The Illusion of Control

If there is one thing I have learned this year, it is that I am not in control of much. What I mean is that I am responsible the outcome of very, very little. Yes, I decided what shoes I put on today. I control what foods I eat (or don’t eat). Aside from what I wear and what I eat, there really isn’t a lot else that I am in control over. Oftentimes, I strive to be in control of those other things though, which is why I made this list of things over which I have no control.

Things I do not Control

1. When I wake up (Anyone who has lived with a cat can attest that your sleep is only allowed when the cat’s stomach is completely full and food dish is not empty in the least.)

Beijo, His royal highness

Beijo, His royal highness

2. When I get to work (Traffic and the garbage truck that decided to block the drive sometimes inhibit my prompt arrival)

3. My work hours (Students text at all hours. People show up in my office when they need me, not by appointment. I am learning how to find ways to drop what I’m doing when someone steps into my office.)

4. Ideas that fail. (As a student I was under the impression that if I put a lot of effort into something, it would succeed. That’s not always the case though. Sometimes ideas or ministries fail, not because I didn’t give my all, but because the outcome is beyond my control.)

5. Other people’s decisions (This is a hard one for me. Even if said decisions impact me, I don’t get a say in the decisions other people make. However, I guess that I do get a say in how I respond to them.)

6. Other people’s perception of me. (How others see me is something I regret to say that I spend a lot of time and energy dwelling on. However, other’s perception is impacted in many ways by things beyond my control. I’ve got to understand that not everyone wants to be my friend or finds me a pleasant person to be around. It’s just the truth.)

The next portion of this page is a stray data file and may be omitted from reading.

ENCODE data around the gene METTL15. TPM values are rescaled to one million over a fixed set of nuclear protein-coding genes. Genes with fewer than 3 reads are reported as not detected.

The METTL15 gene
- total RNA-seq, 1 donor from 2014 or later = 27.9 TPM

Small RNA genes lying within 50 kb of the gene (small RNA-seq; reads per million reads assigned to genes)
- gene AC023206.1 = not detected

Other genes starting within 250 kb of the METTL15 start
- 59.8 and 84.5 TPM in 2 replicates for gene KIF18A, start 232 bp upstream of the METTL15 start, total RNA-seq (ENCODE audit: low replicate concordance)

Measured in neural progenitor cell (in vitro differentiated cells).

7. Other people in general. (I like to think that I can control how other people are involved or invested in my ministry setting, but that is just not true. I like to think I can control how people will respond to me, my words, or my actions. Again, it’s a lie. When I release the illusion of control I think I have over other people, I can respond to them with grace and love.)

As a math major, I spent a lot of time learning equations and how to formulate them to take into account every possible variable. I would spend time in applied mathematics courses and physics courses trying to determine every little thing that impacted a particular observed or theoretical solution. For instance, I would try to determine the amount of force needed to create a certain acceleration based on the mass of a given object. Well, F=ma, but how do you account for friction? How about directionality? These little things add up. And yes, it is possible to figure out very accurately the exact amount. Fhsst_forces12Physics might work like that, but life doesn’t. I can’t factor in every little variable and determine how someone will react. Or gauge my decisions based upon the decisions another person might make and the amount of sleep I could get tonight. You see, it is more complicated. I need to be able to release control and to quit thinking I am in control. Control is an illusion.

So, I’m letting go of needing to be in control because I’m not. I choose instead to respond to whatever life throws at me with love, grace, and hope…. or at least try.